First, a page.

November 1998

Mandating Social Security for All Public Employees: Pros and Cons

Today, about one-quarter of all state and local government workers (5.5 million persons) are not covered by Social Security. Although they are only a minority of state and local government workers, they represent 85 percent of all U.S. workers outside the Social Security system, and are the single largest occupational group without full Social Security coverage. Many current reform proposals include provisions mandating that all new state and local government hires participate in the system. The following is a list of frequently heard arguments supporting and opposing such a mandate.

  • Unlike many pension plans, Social Security is portable (that is, benefits cannot be lost because of job change).
  • Social Security offers automatic cost-of-living adjustments, unlike many public employee plans.
  • Social Security always includes security for dependents. State and local employees often receive a reduction in benefits if they opt to include survivors' benefits in their policies.
  • Social Security coverage of all public employees would eventually eliminate the government pension offset. The government pension offset applies to moderate and higher income earners who are entitled to both Social Security benefits from covered employment and a government pension from noncovered employment. The offset is designed to prevent these earners from benefiting from Social Security's redistributive benefit formula.
  • Including all public employees in Social Security would reduce the program's long-term financial shortfall by 10 percent over 75 years, according to the Social Security Administration (SSA). Using data from the 1998 Social Security Board of Trustees' report, the General Accounting Office estimates that mandatory coverage of state and local government employees would extend the Social Security program's solvency by about two years.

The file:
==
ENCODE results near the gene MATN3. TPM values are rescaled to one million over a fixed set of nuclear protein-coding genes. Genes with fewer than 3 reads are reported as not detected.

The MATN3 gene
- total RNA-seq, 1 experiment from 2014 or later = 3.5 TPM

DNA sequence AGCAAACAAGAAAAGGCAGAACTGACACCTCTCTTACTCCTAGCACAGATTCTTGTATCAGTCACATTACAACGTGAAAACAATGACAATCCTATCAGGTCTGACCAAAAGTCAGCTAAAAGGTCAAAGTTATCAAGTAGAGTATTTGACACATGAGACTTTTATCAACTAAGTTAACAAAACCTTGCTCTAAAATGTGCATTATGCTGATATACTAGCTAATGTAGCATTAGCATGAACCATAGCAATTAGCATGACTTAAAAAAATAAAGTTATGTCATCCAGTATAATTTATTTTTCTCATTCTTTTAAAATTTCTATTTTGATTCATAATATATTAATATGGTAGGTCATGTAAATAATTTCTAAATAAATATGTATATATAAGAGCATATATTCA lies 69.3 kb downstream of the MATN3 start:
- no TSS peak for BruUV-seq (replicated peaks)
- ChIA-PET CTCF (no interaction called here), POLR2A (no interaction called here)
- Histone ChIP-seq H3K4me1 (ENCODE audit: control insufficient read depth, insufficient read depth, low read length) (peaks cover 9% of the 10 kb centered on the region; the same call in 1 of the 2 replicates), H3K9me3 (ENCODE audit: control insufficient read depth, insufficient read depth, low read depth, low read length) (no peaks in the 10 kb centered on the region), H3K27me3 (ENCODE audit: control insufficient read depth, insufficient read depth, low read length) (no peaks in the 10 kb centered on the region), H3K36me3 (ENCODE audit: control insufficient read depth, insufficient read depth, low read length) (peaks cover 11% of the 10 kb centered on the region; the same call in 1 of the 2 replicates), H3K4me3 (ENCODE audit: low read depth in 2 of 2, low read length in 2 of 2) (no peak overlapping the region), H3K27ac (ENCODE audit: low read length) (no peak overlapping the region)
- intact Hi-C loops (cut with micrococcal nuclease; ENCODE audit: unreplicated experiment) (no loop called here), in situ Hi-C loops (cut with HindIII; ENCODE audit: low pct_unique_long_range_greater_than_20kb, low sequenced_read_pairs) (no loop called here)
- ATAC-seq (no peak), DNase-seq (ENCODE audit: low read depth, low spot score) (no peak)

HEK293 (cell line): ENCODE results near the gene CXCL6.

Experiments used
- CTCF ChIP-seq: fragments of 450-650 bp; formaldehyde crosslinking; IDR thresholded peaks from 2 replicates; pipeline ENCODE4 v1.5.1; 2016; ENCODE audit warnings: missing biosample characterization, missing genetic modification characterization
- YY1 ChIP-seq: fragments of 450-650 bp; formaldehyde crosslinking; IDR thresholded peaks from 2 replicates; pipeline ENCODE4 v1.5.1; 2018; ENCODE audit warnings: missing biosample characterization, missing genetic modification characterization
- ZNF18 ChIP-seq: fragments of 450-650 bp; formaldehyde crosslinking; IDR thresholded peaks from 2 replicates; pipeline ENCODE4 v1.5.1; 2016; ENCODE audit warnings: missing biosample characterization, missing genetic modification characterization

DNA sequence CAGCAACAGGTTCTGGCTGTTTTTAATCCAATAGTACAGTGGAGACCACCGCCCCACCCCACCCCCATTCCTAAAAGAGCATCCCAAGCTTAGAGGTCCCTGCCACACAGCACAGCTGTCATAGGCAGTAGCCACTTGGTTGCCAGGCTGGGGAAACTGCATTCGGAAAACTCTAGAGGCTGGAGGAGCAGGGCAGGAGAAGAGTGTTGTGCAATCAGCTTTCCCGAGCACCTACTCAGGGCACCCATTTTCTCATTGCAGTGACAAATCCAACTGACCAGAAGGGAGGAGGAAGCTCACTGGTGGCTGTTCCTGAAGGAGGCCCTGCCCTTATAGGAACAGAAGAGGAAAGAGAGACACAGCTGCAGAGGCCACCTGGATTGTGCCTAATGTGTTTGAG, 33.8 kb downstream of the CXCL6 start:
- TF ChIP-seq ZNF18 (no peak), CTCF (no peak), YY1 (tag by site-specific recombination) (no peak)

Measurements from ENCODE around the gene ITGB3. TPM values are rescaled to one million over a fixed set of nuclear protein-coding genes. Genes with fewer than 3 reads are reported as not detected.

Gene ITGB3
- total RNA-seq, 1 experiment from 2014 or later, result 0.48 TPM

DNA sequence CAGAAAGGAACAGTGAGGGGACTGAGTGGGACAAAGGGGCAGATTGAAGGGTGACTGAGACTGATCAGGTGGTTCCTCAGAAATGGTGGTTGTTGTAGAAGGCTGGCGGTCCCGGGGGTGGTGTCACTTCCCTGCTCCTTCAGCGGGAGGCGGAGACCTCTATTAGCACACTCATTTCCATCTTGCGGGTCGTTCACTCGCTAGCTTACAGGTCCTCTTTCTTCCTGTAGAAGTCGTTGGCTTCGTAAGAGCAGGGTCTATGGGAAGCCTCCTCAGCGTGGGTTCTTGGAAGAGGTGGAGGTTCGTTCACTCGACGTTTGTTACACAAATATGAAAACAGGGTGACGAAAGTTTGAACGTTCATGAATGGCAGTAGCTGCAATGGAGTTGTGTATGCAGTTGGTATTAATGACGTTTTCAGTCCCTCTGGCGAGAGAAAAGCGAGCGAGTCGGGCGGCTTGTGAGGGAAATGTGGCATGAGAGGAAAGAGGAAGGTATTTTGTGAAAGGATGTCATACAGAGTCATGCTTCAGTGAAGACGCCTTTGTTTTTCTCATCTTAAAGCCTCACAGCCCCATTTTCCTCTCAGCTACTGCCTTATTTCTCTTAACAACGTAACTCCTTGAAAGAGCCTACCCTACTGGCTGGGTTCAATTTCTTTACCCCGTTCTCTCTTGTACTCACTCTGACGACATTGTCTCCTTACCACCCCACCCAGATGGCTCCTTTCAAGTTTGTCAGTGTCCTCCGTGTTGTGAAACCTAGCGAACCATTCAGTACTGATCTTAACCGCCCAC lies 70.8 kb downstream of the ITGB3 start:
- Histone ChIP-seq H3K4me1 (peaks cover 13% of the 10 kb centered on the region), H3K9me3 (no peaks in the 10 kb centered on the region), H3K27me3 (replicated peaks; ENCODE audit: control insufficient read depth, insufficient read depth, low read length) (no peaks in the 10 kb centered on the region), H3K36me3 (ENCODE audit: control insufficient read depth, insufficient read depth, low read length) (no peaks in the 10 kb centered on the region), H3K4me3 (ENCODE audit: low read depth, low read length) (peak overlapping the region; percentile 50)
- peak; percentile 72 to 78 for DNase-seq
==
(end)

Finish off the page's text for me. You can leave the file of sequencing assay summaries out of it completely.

• Including all public employees would increase participation in an important national program.
  • Program administration would be simplified in the long run. In December 1996, SSA's Office of the Inspector General reported that Social Security provisions related to coverage of state and local employees are complex and difficult to administer.

  • Social Security is a "one-size-fits-all" program. Many of the current public employee programs are tailored to meet the needs of specific groups.
  • Adding public safety workers (such as firemen and policemen) into Social Security might increase the cost since these workers are more likely than the general population to receive Survivors and Disability Insurance.
  • Unlike some state and local disability plans, disability benefits from Social Security are not available if individuals are able to work in some profession. Consider the example of a 50-year-old firefighter who is covered by Social Security: He or she sustains an injury and is no longer able to work as a firefighter. The injury is such that he or she is able to work but only at a lower-paid profession. Social Security's disability insurance program would not provide benefits and would essentially require the firefighter to change to a lower-paid profession. Moreover, since Old-Age, Survivors, and Disability Insurance (OASDI) is calculated using a worker's 35 years of highest earnings, his or her retirement benefits under Social Security in many cases would be less than would be received under a state or local pension system.
  • For the next decade or so, Social Security will be accumulating payroll tax reserves in its trust funds. These reserves are invested in special government securities and loaned to other parts of the government to finance expenditures -- a practice that some object to. Requiring new state and local workers to pay into Social Security would enable the federal government to borrow additional money from these "trust funds."
  • Under current law, the Social Security trust fund can be invested only in U.S. Treasury bonds. State and local governments are able to invest their pension plan assets in a greater diversity of investment vehicles, thereby possibly achieving a greater rate of return on these assets.
  • Inclusion of public-sector employees in Social Security would increase public-sector employers' tax burden. To make these increased tax payments, public-sector employers would be forced to hire fewer workers, reduce employees' wage increases, reduce cost-of-living increases for current retirees, and/or make cuts in other benefit areas such as health care.
  • Some claim that state and local governments face morale problems with new hires who are required to be included in Social Security.

For additional information on Social Security, go to the following link on EBRI's Web page:

For more information, contact Ken McDonnell, (202) 775-6342, or Kelly Olsen (202) 775-6330, or see EBRI's Web site at